Both jars were made during the Chinoiserie period which most likely started after the 13th century where Marco Polo described about Chinese blue and white porcelains in his notes to the West. However, these blue and white porcelains did not get the high exposure and demand until 200 years later, the Portugese Da Gamma discovered the sea route to India [3]allowing Europe to pave more trade routes and imports from East Asia. Furthermore, during the 15th century or Yongle period of the Ming Dynasty, China’s great navigator Zheng He decided to establish close political and trading relationships between China and Europe. The political friendships that both China and Europe have would then be influenced on the decorations that the French had decided to imitate on the Chinese porcelains.

The Chinese porcelain we see here is a dragon that has wings and posing at the top of the jar. This dragon is actually a mythical creature which the French tried to imitate and apply on the Chinese porcelains which they imported from China. There had been a series of cultural exchange between the two countries which led to a fascination of chinoiserie motifs inspired from Chinese folk art and culture. Scholars may point out that because of Zheng He “brought out porcelains to Europe an made them fully understand the Oriental Dragon China “and expanded cultural exchanges.”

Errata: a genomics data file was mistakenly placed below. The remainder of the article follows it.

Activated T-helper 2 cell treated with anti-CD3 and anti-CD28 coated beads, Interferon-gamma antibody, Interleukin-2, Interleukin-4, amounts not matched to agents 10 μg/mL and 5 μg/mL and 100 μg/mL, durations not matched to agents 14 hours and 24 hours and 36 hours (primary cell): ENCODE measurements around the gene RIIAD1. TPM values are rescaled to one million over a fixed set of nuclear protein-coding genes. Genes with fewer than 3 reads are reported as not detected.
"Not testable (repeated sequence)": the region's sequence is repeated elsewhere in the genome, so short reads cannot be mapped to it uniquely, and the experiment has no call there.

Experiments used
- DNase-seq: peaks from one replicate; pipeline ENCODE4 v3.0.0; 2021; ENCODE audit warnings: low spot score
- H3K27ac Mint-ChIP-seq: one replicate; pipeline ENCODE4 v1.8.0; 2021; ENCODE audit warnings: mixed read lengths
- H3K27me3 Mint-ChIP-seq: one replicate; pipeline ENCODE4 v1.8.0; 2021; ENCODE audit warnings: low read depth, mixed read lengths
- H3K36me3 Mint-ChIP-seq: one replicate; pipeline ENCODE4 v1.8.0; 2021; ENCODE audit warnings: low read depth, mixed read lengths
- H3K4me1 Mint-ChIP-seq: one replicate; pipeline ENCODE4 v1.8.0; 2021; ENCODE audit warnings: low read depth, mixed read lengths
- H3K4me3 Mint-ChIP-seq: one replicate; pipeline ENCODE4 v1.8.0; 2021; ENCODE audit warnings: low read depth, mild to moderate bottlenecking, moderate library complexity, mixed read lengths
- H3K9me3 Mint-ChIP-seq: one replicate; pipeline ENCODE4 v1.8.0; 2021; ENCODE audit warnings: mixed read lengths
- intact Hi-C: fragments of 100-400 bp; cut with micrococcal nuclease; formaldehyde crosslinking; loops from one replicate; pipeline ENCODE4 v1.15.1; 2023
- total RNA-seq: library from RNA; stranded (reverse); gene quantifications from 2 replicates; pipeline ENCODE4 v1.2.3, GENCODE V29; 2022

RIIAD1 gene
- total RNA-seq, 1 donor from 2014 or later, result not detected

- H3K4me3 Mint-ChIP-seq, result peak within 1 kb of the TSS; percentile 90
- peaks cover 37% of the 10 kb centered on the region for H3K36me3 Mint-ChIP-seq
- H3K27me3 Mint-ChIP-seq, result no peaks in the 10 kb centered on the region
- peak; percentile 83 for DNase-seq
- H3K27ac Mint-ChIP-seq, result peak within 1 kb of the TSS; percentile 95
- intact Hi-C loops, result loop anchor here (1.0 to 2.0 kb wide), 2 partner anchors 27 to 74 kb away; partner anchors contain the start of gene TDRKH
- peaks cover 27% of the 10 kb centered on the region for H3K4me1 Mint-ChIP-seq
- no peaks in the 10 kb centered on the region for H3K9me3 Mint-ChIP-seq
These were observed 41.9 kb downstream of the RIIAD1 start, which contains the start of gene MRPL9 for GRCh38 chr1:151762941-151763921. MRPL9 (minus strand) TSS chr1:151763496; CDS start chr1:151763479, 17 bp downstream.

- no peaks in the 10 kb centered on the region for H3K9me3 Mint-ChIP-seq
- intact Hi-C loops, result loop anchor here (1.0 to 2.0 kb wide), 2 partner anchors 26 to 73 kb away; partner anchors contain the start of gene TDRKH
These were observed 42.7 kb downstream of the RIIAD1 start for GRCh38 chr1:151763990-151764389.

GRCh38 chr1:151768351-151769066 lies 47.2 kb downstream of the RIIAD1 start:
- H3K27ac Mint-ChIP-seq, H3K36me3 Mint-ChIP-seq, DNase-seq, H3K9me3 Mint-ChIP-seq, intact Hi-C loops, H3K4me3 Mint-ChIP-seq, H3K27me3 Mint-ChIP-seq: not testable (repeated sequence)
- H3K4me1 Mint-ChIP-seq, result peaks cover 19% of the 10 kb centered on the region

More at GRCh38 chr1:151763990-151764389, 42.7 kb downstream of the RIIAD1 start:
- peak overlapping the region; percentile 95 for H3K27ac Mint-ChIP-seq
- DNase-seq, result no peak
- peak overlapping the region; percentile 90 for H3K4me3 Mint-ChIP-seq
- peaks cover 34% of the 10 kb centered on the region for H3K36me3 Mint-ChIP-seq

As for the landscape, it is a coastal scenery that is painted in an impressionistic style that we are actually seeing, that is probably decorated to suit the European market. The designs on porcelains have actually developed to become more elaborated and stylised as they have evolved from calligraphy prints to images of animal motifs and landscapes to stylised and elaborated animal motif and landscapes. [4]It is the style that we are seeing that changes the appearance of motifs on the porcelains which helped China made way for a more prosperous trading economy. Because they are able to change their way of decorations to suite the European market, China managed to receive higher demands and an increased trading relationship with Europe.

Additionally, these beautifully decorated and mounted porcelains were meant for the Europeans as dining wares or collection items. [5] Surprisingly, as the demand for porcelain increased, more Europeans got engaged with Chinese art and made their own porcelain. The first attempt was made by architect Bernado Bountalenti and it was decorated with very early chinoiserie motifs. Like the image below, the porcelain is decorated in blue and white with chinoiserie motifs of flowers which the Europeans were mostly inspired by the Chinese during their cultural exchange to include features of landscapes in their porcelain works that is the floral patterns.